Incomplete injuries result in partial loss of feeling and function below the injury. For example, someone with an Incomplete Injury may be able to move one limb more than another or feel a part of the body that can’t be moved. Complete and incomplete injuries can occur in Paraplegia and quadriplegia.

Other effects may include low blood pressure, inability to regulate blood pressure, reduced control of body temperature and inability to sweat below the injury.


Did you know that there are 21 million Americans with a physical disability? Shockingly, less than 10-percent of them participate in daily physical activity. Nike and U.S. Paralympics want to identify and increase the number of persons with physical disabilities active in sport by making them aware of Paralympic organizations in their community. Please join us in distributing the attached web-link – www.usparalympics.org (http://www NULL.usparalympics NULL.org/). The link includes the recent Nike ad, which features Paralympian and wheelchair basketball player Matt Scott. By sharing this link with your friends, business associates, parents, athletes and supporters, we hope to expand awareness about the opportunities to be active, healthy and make a difference in the lives of thousands of physically disabled people.

FAQ About SCI

What is Spinal Cord Injury?

Spinal Cord Injury (SCI) is damage to the spinal cord that results in a loss of function such as mobility or feeling. Frequent causes of damage are trauma (car accident, gunshot, falls, etc.) or disease (polio, spina bifida, Friedreich’s Ataxia, etc.). The spinal cord does not have to be severed in order for a loss of functioning to occur. In fact, in most people with SCI, the spinal cord is intact, but the damage to it results in loss of functioning. SCI is very different from back injuries such as ruptured disks, spinal stenosis or pinched nerves.

A person can “break their back or neck” yet not sustain a spinal cord injury if only the bones around the spinal cord (the Vertebrae) are damaged, but the spinal cord is not affected. In these situations, the individual may not experience paralysis after the bones are stabilized.

What is the spinal cord and the vertebra?

The spinal cord is the major bundle of nerves that carry nerve impulses to and from the brain to the rest of the body. The brain and the spinal cord constitute the Central Nervous System. Motor and sensory nerves outside the central nervous system constitute the Peripheral Nervous System, and another diffuse system of nerves that control involuntary functions such as blood pressure and temperature regulation are the Sympathetic and Parasympathetic Nervous Systems.

The spinal cord is surrounded by rings of bone called vertebra. These bones constitute the spinal column (back bones). In general, the higher in the spinal column the injury occurs, the more dysfunction a person will experience. The vertebra are named according to their location. The eight vertebra in the neck are called the Cervical Vertebra. The top vertebra is called C-1, the next is C-2, etc. Cervical SCIs usually cause loss of function in the arms and legs, resulting in Quadriplegia. The twelve vertebra in the chest are called the Thoracic Vertebra. The first thoracic vertebra, T-1, is the vertebra where the top rib attaches. Injuries in the thoracic region usually affect the chest and the legs and result in Paraplegia.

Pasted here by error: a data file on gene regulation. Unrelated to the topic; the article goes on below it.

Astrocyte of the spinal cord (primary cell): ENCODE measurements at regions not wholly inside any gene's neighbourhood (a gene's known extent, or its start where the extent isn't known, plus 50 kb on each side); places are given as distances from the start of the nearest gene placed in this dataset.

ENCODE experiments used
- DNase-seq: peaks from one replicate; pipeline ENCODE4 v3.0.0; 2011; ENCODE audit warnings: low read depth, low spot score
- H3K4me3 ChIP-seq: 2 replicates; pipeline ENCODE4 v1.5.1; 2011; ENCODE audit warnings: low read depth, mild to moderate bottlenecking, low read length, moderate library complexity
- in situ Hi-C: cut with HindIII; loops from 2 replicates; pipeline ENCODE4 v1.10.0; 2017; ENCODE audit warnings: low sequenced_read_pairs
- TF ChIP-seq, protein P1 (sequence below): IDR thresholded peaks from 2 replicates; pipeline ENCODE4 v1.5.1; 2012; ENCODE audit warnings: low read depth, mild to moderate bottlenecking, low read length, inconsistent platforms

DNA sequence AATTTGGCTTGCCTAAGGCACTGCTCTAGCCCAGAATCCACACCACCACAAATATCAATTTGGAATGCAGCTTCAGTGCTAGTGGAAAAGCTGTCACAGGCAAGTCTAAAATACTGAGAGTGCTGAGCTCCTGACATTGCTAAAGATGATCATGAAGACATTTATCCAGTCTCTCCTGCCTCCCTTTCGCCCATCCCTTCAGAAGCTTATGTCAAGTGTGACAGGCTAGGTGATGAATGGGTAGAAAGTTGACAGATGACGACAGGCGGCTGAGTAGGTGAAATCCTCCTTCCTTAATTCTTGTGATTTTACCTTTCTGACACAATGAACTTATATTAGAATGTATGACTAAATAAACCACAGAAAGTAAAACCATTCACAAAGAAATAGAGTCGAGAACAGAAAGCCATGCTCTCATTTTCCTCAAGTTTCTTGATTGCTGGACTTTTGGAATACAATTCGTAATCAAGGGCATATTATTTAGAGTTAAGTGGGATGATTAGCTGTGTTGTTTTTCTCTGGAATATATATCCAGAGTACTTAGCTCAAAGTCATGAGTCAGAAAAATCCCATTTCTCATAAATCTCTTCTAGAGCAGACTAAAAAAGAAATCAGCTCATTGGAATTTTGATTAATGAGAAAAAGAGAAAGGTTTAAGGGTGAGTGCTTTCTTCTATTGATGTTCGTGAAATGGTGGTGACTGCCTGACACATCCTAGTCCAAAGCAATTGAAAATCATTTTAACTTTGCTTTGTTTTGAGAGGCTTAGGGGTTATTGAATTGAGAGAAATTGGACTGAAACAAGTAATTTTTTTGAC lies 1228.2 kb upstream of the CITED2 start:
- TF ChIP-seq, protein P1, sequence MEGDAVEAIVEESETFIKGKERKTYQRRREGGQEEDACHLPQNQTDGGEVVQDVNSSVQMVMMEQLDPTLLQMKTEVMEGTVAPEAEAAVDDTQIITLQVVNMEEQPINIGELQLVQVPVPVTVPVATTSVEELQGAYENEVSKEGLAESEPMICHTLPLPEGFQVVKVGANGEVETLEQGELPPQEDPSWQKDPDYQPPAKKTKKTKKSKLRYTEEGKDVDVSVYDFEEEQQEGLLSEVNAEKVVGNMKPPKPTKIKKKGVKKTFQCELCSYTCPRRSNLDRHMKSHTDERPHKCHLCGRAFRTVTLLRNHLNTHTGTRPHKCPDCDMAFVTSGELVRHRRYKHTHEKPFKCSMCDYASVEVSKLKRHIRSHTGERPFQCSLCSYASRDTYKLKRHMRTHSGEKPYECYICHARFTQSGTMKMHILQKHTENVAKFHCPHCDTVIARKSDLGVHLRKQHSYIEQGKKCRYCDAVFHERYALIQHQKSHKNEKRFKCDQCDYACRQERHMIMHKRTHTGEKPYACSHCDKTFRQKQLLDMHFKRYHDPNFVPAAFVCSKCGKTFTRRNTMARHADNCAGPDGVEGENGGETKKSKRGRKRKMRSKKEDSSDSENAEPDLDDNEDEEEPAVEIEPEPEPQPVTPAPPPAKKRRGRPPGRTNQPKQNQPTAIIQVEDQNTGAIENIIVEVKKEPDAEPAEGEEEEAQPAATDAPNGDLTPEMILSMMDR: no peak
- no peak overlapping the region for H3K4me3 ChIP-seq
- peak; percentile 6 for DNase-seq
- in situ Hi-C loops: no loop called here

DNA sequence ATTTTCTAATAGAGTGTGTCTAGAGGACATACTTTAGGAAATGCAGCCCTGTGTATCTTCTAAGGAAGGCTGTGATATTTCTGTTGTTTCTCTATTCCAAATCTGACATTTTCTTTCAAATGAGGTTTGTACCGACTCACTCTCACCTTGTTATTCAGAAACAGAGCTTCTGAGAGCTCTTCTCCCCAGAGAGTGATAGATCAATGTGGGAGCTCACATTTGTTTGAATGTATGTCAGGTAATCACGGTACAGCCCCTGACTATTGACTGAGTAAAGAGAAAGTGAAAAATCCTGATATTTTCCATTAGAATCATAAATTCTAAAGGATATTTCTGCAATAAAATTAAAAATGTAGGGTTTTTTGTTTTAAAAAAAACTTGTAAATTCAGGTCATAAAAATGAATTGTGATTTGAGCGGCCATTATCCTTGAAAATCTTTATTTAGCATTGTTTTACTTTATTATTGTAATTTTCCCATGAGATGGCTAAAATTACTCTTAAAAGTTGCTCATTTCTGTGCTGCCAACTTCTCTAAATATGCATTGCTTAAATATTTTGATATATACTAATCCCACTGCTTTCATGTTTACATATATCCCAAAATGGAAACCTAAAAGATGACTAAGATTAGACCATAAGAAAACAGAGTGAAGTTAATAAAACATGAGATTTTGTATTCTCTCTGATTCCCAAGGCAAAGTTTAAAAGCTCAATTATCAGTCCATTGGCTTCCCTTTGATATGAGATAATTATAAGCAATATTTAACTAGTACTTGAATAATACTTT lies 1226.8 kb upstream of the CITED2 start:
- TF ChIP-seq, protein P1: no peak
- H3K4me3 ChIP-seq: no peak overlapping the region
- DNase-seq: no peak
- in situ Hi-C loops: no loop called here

The vertebra in the lower back – between the thoracic vertebra, where the ribs attach, and the pelvis (hip bone), are the Lumbar Vertebra. The Sacral vertebra run from the pelvis to the end of the spinal column. Injuries to the five Lumbar vertebra (L-1 thru L-5) and similarly to the five Sacral Vertebra (S-1 thru S-5) generally result in some loss of functioning in the hips and legs.

What are the effects of SCI?

The effects of SCI depend on the type of injury and the level of the injury. SCI can be divided into two types of injury – complete and incomplete. A complete injury means that there is no function below the level of the injury; no sensation and no voluntary movement. Both sides of the body are equally affected. An Incomplete Injury means that there is some functioning below the primary level of the injury. A person with an incomplete injury may be able to move one limb more than another, may be able to feel parts of the body that cannot be moved, or may have more functioning on one side of the body than the other. With the advances in acute treatment of SCI, incomplete injuries are becoming more common.

The level of injury is very helpful in predicting what parts of the body might be affected by paralysis and loss of function. Remember that in incomplete injuries there will be some variation in these prognoses. Cervical (neck) injuries usually result in quadriplegia. Injuries above the C-4 level may require a Ventilator for the person to breathe. C-5 injuries often result in shoulder and biceps control, but no control at the wrist or hand. C-6 injuries generally yield wrist control, but no hand function. Individuals with C-7 and T-1 injuries can straighten their arms but still may have dexterity problems with the hand and fingers.

Injuries at the thoracic level and below result in paraplegia, with the hands not affected. At T-1 to T-8 there is most often control of the hands, but poor trunk control as the result of lack of abdominal muscle control. Lower T-injuries (T-9 to T-12) allow good truck control and good abdominal muscle control. Sitting balance is very good. Lumbar and Sacral injuries yield decreasing control of the hip flexors and legs.

Besides a loss of sensation or motor functioning, individuals with SCI also experience other changes. For example, they may experience dysfunction of the bowel and bladder. Sexual functioning is frequently affected: men with SCI may have their fertility affected, while women’s fertility is generally not affected. Very high injuries (C-1, C-2) can result in a loss of many involuntary functions including the ability to breathe, necessitating breathing aids such as mechanical ventilators or diaphragmatic pacemakers. Other effects of SCI may include low blood pressure, inability to regulate blood pressure effectively, reduced control of body temperature, inability to sweat below the level of injury, and chronic pain.